Interview: Philips amBX, your own holodeck?

David Eaves, co-founder of amBX

A set of five or six LED lights, two fans and a rumbling wrist strip. That's Philips' amBX gaming peripherals, which aim to extend the game's experience beyond the screen and immerse gamers in their fantasy worlds. We're also told that design teams have been using the technology to experiment with bubble machines, water atomisers and even smell-o-vision for games.

It may seem a little bizarre - and even intrusive - at first, but then who'd have expected Philips Ambilight TVs to have sold a million units in just over a year? It's even won the hearts of the often cynical Guardian Games Blog . So we caught up with its co-founder and main evangelist, David Eves, to find out more.

TECH.CO.UK How long has amBX been in development?

DAVID EVES We've been working on amBX in the research lab for about five years now; we spent two or three years developing the concept, and then started to look at what the business opportunities were. Which is when we started to work towards the PC gaming product.

TECH.CO.UK And what was the inspiration behind it?

DAVID We were looking at the possibilities of creating a 'holodeck' type environment at some point in the future, but then moved on to what was actually practical to do right now. We thought that we could help you interact with the devices that are around you already in your home, and make them more of an experience.

TECH So PC gaming is just the start then?

DAVID Absolutely. PC is where we see the experience as being really effective and a great starting place, but beyond that we want to create the ultimate movie experience, and then add music, mood lighting and general atmosphere creation too.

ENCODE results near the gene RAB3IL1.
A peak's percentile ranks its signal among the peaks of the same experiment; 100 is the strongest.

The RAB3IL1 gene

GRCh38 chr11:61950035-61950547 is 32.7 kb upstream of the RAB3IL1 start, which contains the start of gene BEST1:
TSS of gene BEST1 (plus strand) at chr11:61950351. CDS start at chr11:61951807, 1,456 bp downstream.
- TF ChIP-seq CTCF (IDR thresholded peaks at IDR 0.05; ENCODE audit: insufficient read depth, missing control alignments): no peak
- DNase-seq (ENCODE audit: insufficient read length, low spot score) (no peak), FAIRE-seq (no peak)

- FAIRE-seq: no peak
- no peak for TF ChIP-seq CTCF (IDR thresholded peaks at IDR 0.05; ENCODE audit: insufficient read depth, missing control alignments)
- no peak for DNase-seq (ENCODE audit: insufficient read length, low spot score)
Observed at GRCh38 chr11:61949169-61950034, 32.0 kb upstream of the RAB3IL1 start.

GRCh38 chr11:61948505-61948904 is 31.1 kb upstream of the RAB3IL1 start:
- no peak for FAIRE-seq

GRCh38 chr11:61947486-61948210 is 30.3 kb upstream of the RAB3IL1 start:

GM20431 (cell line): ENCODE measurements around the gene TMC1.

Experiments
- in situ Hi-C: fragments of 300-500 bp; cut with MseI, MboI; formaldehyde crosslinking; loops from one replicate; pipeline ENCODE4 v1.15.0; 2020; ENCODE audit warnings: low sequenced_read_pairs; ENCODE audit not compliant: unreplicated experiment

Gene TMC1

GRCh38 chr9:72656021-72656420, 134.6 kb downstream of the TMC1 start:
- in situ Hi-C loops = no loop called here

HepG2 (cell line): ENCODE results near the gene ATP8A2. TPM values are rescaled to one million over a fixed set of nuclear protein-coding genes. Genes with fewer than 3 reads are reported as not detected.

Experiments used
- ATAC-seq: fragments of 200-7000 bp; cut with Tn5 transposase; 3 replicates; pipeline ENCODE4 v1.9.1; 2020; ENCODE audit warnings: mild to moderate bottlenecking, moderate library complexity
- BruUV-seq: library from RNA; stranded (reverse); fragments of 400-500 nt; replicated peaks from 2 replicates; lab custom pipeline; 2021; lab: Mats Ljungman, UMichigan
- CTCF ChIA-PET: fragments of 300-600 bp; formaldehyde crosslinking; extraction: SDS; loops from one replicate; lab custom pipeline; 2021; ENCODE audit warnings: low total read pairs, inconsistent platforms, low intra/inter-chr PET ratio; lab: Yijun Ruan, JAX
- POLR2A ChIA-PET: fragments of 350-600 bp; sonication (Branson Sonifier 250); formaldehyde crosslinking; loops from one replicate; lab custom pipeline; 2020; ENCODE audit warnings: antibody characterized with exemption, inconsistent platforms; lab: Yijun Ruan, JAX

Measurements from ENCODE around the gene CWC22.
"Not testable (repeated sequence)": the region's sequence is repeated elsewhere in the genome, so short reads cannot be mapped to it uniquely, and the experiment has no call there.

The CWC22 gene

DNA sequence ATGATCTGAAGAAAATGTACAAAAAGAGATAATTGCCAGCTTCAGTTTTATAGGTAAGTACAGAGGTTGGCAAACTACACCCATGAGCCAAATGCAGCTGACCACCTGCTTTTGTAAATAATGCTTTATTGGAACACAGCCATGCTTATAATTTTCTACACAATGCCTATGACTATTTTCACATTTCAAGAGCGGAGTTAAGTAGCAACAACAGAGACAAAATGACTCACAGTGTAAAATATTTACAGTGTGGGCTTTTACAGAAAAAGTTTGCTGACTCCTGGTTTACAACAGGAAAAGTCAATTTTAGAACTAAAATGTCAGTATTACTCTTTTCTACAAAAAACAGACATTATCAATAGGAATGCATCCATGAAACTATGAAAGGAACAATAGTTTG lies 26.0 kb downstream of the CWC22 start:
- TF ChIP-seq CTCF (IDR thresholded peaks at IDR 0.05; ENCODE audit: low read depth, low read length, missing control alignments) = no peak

TECH What sort of time scale are you looking at for other applications of amBX?

DAVID We hope to bring our first console versions within about a year of now, and beyond that we're looking at home theatre within a two to three year time period.

TECH How hard is it to apply amBX effects into movies? With games you can hardcode it into the program, with movies do you have to be a bit more clever about how you go about integrating the scripts?

DAVID In some ways movies are easier because they're a linear piece of content, so you're creating a single script that is predefined over the period of the movie. But then you've got to find a way of actually delivering it with the film. There's lots of ways to do that - it could be on the disc, it could be via an internet connection, it could even be embedded within the picture signal itself.

TECH How long does it take to put amBX code into a game?

DAVID It's typically taken about three or four weeks so far. It depends on the type of game as to whether there's a lot of coding to add to the game engine; in a shoot-em-up for example you want to create particularly colourful effects tied to specific events; whereas in something like Broken Sword 4 the effects are more scene-based, so a lot more work goes into the creative process of the amBX script building up effects for complete scenes. But typically there's about a man-month of effort involved.

TECH And will all effects have to be scripted, or can amBX generate effects on the fly like the Ambilight TVs?

DAVID We can certainly do Ambilight-type effects for any content. That's a way of very quickly making your entire catalogue amBX enabled - to an extent. Then, of course, there's the halfway house where you automatically generate some of the content by software analysis, and then have an author improve that. That can speed up the process too.

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